244, cited in Lau SuKia, 2011). Code mixing is inter sentential and it is motivated by social andPsychological factors (Bhatia and Ritchie, 1999,p.244, cited in Lau Su Kia,2011). Code mixing refers to the use of one or more languages for consistenttransfer of linguistic units from one language into another(Kachru, 1978, p.28,cited in Lau Su Kia, 2011).

People with better level proficiency in english usecode switching and people with low level proficiency in english use code mixingdevice (Asmah, 1992, cited in Lau Su Kia, 2011). ). There are three ways ofborrowing, borrowing, with little or no change in the original word.

2.translator of the world which is already available in vernacular. 3. Mixtureof local and foreign language (Dr.Muhammad Aslam Sipra, 2013 ). Borrowing takesplace from the dominating to the subordinate (Dr.Muhammad Aslam Sipra, 2013 ).The borrowing of foreign words always entail their phonetic modification (Edward Sapir, 1921, cited in Dr.

Muhammad Aslam Sipra, 2013 ). Dr.Muhammad AslamSipra (2013) highlighted four factors which are responsible for borrowing;Government policies, Media, Social consciousness and Opinion Makers(Dr.Muhammad Aslam Sipra, 2013 ). Code mixing is a sociolinguistics phenomenawhich is frequent among bilingual or multilingual communities (Iftikhar AhmedChughtai, at el, 2016). In comparison with the borrowing in syntax andmorphology, lexical items have the highest ease of borrowing and seem mostlikely to occure (Brutt Griffler, 2002; Romaine, 1995, cited in Behzad Anwar,2007).  Importanceof English Morethan half of the world,s technical and scientific periodicals are published inEnglish ( Dr.Muhammad Aslam Sipra, 2013 ).

300 million people speak English asL2, 100 million people use it as foreign language, 1000 million people  have some knowledge of English(M.S.Thirumalai,2002, cited in Dr.Muhammad Aslam Sipra, 2013English is thelanguage of the five of the largest broad casting companies of the world (BBC,CNN, NBC, CBS, CBC) (Dr.Muhammad Aslam Sipra, 2013 ).

With increasedpenetration of English into the lives of people, its usage in both formal andinformal contexts is rising day by day (Iftikhar Ahmed Chughtai, Misbah AfsheenKhan, and Misbah Rosheen Khan, 2016 ). There are 430 million people in theworld who use English as L2 and 330 million use it asL1 (Crystal, 2003:65,cited in Hafiz Ahmad Bilal at el, 2012). Non-native speakers use English morethan the natives ones (Crystal, 2003, cited in Hafiz Ahmad Bilal at el, 2012).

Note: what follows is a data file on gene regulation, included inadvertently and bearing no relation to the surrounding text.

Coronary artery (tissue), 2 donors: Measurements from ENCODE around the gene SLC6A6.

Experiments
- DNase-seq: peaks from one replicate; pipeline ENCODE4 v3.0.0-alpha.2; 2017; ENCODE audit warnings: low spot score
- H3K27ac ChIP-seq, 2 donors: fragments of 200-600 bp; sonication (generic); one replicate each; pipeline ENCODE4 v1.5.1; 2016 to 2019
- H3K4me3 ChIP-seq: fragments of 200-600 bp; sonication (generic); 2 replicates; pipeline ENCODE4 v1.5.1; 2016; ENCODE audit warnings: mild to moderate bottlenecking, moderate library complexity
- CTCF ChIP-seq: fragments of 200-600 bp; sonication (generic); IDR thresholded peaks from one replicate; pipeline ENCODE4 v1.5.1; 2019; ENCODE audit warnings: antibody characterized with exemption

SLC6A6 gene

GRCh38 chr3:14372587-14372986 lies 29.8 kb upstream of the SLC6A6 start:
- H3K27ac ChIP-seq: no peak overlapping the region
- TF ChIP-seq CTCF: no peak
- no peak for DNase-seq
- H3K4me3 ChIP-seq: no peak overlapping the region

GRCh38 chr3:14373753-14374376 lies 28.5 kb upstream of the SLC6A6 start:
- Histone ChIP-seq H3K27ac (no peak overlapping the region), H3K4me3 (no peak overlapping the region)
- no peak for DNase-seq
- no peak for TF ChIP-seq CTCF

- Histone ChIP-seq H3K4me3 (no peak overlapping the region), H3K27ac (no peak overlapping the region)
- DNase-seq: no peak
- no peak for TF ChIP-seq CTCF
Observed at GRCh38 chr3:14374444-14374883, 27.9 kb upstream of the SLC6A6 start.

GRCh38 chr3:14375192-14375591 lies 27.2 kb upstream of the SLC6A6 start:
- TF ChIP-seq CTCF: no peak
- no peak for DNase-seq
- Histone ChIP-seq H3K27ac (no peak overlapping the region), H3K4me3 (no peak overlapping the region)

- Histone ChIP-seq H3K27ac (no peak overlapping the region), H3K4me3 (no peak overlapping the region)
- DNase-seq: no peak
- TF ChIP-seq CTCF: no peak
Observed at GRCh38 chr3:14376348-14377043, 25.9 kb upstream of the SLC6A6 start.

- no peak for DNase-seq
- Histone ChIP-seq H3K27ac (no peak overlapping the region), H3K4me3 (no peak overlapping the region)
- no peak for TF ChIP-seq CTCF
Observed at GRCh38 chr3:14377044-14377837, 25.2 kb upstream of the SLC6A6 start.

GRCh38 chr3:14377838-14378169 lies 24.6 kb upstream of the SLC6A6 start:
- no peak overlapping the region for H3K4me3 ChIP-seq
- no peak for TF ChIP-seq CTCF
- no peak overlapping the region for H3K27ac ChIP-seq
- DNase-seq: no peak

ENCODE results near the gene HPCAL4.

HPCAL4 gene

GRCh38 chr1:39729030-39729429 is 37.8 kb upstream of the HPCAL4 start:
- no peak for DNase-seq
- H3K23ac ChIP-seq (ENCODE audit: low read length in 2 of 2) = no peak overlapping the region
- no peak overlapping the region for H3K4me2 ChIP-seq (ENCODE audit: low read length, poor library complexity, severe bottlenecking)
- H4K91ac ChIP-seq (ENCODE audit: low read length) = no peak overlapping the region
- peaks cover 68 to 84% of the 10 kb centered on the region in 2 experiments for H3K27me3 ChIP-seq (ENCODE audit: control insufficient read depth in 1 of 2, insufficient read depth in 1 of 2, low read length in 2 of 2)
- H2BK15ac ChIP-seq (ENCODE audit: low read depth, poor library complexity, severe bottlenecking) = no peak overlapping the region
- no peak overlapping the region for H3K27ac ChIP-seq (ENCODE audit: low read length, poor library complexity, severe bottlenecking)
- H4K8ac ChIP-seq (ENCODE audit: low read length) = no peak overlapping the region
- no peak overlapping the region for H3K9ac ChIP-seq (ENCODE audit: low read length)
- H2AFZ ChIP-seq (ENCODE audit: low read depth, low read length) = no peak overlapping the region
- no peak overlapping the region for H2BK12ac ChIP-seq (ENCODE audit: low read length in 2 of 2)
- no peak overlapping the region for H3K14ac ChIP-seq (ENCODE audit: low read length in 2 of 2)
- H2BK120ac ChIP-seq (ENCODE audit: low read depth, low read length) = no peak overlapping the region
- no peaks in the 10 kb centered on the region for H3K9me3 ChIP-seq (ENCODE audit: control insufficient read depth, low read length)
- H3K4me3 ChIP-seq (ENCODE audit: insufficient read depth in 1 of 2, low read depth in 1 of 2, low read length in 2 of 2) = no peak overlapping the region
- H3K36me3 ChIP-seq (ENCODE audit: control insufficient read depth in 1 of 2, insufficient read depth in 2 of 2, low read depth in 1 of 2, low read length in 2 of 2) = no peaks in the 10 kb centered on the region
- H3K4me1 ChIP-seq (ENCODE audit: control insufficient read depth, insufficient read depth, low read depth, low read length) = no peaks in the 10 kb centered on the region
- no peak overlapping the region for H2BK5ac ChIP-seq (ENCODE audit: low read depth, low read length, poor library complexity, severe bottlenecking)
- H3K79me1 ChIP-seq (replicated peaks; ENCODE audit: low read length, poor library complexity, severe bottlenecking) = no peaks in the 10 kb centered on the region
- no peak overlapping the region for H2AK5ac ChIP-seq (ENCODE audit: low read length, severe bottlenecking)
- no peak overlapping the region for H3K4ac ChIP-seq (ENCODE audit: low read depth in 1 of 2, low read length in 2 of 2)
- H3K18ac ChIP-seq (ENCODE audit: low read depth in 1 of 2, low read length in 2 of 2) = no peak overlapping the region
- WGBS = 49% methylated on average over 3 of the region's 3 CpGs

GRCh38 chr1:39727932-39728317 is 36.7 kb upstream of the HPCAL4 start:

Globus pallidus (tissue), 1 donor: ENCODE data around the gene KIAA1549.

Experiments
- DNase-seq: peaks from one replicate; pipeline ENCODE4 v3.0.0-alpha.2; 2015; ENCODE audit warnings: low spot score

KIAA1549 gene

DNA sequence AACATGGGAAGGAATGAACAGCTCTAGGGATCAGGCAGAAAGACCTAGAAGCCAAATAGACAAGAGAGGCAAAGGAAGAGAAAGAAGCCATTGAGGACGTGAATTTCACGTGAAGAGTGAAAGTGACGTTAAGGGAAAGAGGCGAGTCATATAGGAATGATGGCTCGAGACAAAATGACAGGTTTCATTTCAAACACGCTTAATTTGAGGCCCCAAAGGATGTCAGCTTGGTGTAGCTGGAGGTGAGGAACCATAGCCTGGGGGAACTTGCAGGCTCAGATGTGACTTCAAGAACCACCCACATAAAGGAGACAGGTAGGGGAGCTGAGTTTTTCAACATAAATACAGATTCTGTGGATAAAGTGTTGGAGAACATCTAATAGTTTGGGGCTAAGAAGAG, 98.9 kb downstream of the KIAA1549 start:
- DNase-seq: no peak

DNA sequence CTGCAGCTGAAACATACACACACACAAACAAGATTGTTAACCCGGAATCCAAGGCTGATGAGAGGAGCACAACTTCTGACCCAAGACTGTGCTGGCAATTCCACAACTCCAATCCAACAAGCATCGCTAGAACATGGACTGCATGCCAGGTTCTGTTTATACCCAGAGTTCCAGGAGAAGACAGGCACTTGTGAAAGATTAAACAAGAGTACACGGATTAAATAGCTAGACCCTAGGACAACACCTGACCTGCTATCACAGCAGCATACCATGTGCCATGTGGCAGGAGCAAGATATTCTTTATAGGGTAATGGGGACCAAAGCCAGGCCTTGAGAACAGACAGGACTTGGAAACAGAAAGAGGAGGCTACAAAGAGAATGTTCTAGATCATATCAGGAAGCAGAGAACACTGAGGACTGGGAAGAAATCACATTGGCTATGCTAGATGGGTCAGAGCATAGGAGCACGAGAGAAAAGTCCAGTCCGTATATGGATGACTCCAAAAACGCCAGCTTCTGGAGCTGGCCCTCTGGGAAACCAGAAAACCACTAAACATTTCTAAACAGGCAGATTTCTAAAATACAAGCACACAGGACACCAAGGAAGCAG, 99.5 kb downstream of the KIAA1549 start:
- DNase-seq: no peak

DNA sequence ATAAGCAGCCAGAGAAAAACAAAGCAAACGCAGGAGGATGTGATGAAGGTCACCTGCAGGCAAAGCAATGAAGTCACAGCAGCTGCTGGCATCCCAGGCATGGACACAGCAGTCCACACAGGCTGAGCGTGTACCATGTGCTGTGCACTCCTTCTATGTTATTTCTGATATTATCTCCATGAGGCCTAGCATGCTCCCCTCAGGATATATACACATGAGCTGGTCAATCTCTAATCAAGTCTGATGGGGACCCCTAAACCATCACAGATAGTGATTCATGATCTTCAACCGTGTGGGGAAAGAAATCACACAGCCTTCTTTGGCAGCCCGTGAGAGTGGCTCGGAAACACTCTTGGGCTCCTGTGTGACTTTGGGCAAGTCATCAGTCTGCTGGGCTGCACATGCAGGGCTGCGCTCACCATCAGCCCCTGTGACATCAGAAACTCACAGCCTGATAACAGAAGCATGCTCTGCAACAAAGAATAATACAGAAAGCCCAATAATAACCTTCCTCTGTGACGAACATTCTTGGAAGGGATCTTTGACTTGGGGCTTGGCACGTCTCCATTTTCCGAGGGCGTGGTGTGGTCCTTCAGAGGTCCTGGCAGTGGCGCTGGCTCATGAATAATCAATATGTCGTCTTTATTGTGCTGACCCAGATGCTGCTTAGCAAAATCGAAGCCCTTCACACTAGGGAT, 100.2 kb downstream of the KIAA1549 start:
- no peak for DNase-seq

Thereare three kinds of English speaker: those who speak it as a first language,those for whom it is second or additional language and those who learn it as aforeign languageA1 ((Md.Mokarrom Hossain at el, 2015 ).Native speakers may feel that the English language belongs to them, but it willbe those who speak English as a second or foreign language who will determineits world future ((Md.Mokarrom Hossain at el, 2015 ).

Historyof English in India(subcontinent)Thereare three phases of English in India i.e. the missionary phase (1614-1765), thephase of local demand (1765-1835), government policy following TB Macauley,sMinute of 1835 (Rehman, 1990).

From 1600s English has been used in India by theEast India Company and English missionaries(Md.Mokarrom Hossain at el, 2015 ).From 1800s Christian schools started to deliver education in English(Md.Mokarrom Hossain at el, 2015 ).  Establishingof English as a language for education and trade has been firmly founded by theMinute of 1835(Md.Mokarrom Hossain at el, 2015 ).

Kachru, (1983) says that theMinute of Macaulay showed his desire to creating a class who may be interpreterbetween The English and the millions Indians. A class of persons: Indians inblood and color, but English in taste, in opinion, in morals and in intellect(cited in Md.Mokarrom Hossain at el, 2015 ). English language has started toemerge in the 18th and 19th centuries due to the colonial expansion of theEnglish speaking people (Graddol, 2004, cited in (Md.Mokarrom Hossain at el,2015). The colonial rule for 190 years has introduced English insub-continental education, Since then South Asian people are familiar withusing English in education, business and trade (Md.

Mokarrom Hossain at el,2015). Because of long term affiliation with English in South Asia, people herestarted using a type of English that can be called “localized” or “nativized”English by adopting some unique features of its own, such as sound, intonationpatterns, words, expressions etc (Kachru, 1994; Platt, Weber and Lian 1984). Pakistanand EnglishInPakistan, power and authority are captured by English and Urdu (Rehman, 2006,cited in Dr.Muhammad Aslam Sipra, 2013 ).18 million, constituting 11 % of totalPakistani population, speak English in pakistan making it the 3rdlargest English using Asian country (Boltan, 2oo8, cited in Hafiz Ahmed Bilal,Ali Abbas Warraich, Nida Fatima, and Talha Rasheed Bhatti, 2012). Pakistanistudents are unable to complete their conversation without the help of Englishborrowing (Dr.Muhammad Aslam Sipra, 2013 ).